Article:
They may regret it immediately afterwards but that doesn’t undo their willingness to pull the trigger a few seconds earlier. Non-murderers are the people who either never felt the urge to kill or were able to stop before they pulled the trigger.

A person is going to encounter stressful situations throughout their life. If it’s their nature to respond to stressful situations with lethal violence, it’s probably going to happen again.

Convicted child sex offenders whose crimes were looking at images online only seem to have it less tough in the institutions I work with. If it’s known a guy actually assaulted a child, their stay may be rocky, but a lot of felons seem to overlook what they consider ‘victimless’ crimes (no, they’re not victimless, just telling you what my patients often think) like looking at pics, or being arrested for picking up a police officer online who’s pretending to be underage.

Just an observation, not sure if it’s happening in general. Little Nemo, any thoughts on that?

I think it is because everyone has a need to at least be a notch above the lowest of the lowest classes of society.

Sure I might be a petty thief and murdered that one guy that got in my way, but I would never harm a child like that. Sicko. Let’s kick his ass.

When you’re in prison for murder, who else is left for you to look down on? And how else can you demonstrate that you are a worthy citizen, other than by punishing bad people?


Sentencing lengths would seem to indicate that, in general, society views murder as a worse offence than anything else, but it’s relatively easy for a murderer (or anyone) to rationalize feeling superior to and hating someone whose victims couldn’t possibly have “deserved” what was done to them. “At least I’m better than that guy” is a very attractive (to the one who’s thinking it) and even sort of addictive statement to make.

And - I’m not sure about this part - maybe for “sense of belonging” to make sense in its usual way, a person needs an example of someone who doesn’t belong, as a comparison. Maybe? I hope not, I don’t know.

Aren’t all criminal court sentences public records?

Just out of curiosity. the OP just said “sex offenders.” Most of the replies are about child sex offenders.

I have certainly heard that child sex offenders are treated badly in prison. Is the same true of people who commit sex crimes against adults?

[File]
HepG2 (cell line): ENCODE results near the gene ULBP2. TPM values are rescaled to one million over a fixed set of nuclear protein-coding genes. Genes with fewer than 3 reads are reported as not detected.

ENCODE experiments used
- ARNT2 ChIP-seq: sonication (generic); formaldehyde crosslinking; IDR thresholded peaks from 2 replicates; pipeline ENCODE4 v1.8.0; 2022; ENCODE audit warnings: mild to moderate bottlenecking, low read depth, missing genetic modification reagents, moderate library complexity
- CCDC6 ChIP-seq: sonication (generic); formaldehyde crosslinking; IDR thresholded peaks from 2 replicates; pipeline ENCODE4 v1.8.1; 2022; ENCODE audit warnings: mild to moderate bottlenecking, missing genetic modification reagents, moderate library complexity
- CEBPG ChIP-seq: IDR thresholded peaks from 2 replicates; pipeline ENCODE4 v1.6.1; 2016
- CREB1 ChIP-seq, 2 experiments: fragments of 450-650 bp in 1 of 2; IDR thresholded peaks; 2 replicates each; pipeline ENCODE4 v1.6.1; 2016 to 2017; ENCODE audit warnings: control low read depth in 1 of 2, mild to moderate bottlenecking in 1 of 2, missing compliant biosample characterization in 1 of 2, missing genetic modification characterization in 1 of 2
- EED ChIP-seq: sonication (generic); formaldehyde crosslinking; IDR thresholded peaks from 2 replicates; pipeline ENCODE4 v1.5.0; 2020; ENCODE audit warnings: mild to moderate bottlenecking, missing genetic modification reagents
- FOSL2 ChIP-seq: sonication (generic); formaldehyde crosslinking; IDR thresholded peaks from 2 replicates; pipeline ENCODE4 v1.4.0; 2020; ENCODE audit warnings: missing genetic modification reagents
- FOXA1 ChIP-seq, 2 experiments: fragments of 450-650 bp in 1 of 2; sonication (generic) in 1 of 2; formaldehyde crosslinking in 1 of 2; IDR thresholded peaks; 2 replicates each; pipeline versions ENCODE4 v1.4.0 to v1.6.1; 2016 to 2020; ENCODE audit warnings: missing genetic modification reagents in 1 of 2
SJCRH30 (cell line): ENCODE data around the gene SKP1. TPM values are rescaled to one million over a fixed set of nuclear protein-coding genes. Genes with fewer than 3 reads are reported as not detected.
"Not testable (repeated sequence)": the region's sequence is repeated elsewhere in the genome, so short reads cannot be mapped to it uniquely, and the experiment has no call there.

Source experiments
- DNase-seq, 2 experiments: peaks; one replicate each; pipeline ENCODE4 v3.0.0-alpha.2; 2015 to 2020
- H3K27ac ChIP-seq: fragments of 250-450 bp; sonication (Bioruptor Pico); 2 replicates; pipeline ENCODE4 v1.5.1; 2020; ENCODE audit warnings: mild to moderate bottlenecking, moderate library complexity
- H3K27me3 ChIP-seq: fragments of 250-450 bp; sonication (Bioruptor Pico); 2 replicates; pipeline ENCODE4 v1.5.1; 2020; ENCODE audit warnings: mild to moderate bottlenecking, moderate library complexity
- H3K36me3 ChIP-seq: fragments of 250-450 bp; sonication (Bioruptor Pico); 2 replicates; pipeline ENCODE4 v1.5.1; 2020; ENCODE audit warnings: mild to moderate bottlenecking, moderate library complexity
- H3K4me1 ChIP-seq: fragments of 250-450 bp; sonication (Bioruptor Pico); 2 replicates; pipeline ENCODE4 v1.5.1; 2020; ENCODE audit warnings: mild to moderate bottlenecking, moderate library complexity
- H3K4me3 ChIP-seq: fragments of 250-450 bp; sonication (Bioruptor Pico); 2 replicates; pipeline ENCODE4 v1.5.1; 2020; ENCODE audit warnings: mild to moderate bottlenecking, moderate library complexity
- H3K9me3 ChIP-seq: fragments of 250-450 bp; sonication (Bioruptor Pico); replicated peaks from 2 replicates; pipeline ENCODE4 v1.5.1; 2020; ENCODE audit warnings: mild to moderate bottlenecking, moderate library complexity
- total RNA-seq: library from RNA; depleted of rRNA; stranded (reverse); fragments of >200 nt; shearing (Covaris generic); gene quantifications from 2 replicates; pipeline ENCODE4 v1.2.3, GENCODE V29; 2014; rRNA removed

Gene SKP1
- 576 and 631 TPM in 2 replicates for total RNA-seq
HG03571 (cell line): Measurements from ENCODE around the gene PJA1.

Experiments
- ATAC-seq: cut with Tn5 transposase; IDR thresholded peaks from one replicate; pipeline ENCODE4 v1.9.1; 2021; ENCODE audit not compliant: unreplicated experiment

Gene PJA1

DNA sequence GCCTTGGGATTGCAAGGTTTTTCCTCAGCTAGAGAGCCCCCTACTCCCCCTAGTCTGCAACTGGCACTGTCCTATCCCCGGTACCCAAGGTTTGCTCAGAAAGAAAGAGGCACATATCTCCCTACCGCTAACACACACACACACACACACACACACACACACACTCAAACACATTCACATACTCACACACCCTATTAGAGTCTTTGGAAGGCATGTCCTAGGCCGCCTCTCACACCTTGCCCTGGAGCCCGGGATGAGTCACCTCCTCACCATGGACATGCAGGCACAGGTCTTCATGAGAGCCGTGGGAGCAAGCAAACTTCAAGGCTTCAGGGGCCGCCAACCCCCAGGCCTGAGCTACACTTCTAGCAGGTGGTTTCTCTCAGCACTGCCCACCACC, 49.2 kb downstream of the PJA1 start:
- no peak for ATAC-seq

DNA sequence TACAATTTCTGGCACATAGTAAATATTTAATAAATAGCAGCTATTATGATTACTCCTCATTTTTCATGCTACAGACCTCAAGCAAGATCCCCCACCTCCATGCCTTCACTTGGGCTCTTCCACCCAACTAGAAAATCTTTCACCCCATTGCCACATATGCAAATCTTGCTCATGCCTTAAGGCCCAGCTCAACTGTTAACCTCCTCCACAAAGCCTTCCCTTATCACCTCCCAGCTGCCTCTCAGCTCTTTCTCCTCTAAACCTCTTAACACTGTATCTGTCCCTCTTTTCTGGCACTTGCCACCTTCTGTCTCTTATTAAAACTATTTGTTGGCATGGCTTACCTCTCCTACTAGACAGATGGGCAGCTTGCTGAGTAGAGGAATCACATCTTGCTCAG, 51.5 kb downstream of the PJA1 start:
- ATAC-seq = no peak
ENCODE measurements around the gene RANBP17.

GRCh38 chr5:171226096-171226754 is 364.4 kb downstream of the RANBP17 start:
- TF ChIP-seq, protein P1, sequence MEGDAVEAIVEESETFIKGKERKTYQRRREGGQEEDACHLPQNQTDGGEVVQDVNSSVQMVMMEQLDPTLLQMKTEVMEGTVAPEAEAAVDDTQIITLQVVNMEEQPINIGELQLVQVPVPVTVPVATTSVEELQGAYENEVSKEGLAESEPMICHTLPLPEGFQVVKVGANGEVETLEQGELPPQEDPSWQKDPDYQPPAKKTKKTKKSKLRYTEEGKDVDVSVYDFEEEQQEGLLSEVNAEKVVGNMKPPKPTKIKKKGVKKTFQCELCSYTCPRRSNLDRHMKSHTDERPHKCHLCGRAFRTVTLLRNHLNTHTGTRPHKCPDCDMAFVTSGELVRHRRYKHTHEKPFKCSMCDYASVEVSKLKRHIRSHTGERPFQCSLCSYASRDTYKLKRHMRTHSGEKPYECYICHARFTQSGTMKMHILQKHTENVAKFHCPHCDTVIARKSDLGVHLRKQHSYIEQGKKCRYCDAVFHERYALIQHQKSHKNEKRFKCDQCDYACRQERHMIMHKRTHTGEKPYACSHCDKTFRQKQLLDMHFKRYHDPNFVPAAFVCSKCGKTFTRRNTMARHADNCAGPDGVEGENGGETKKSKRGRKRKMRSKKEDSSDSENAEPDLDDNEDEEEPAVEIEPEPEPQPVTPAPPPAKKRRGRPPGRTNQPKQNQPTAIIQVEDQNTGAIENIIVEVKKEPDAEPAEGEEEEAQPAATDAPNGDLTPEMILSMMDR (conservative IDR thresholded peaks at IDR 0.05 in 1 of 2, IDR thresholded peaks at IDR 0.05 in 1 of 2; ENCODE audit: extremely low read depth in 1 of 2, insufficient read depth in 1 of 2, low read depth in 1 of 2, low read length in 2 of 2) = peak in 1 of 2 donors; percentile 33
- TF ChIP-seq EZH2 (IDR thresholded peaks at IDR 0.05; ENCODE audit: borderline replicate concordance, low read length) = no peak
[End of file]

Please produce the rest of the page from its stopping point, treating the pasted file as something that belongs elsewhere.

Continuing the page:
From what I have seen (and Little Nemo and Qadgop the Mercotan will be able to say better), vulnerable prisoners tend to be youths(18-25) sex offenders, child killers and traitors. The last was surprising, apparently prisoners are a patriotic lot.

Another +1 on this.

I’ve always thought the Hollywood pushed “code of the prison” that all prisoners have done bad things, but that whole kid touching thing is just to far! is a lot of nonsense. Prison is a community onto itself, and anything that helps to stratify that community is probably by those who need to feel a need to boost themselves. We see it on the outside, in different ways, all the time.

I don’t buy this variation on “honor among thieves.”

I can’t say I have enough experience in cases of this to make judgements on distinctions like this. My gut feeling is there is some graduation. A guy who molested children is going to seen as worse than a guy who looked at child porn online or a guy who targeted adults. But it’s not like there’s a sharp dividing line between who is seen as acceptable and who isn’t. And it wouldn’t be universal; a prisoner whose sister was raped might hate all rapists while another prisoner, who doesn’t know any rape victims, might be indifferent.

One other thing I noticed during the interviews of child molesters on “Lockup” is that they often still seem to idealize the relationship with the child. They still speak fondly of them and may say that the child had an old soul or that they were soulmates or some nonsense like that. I assume a lot of people would find that kind of talk disgusting, including hardened criminals.

Another factor actually is empathy: Many inmates have children, and the child that was molested could have been their child.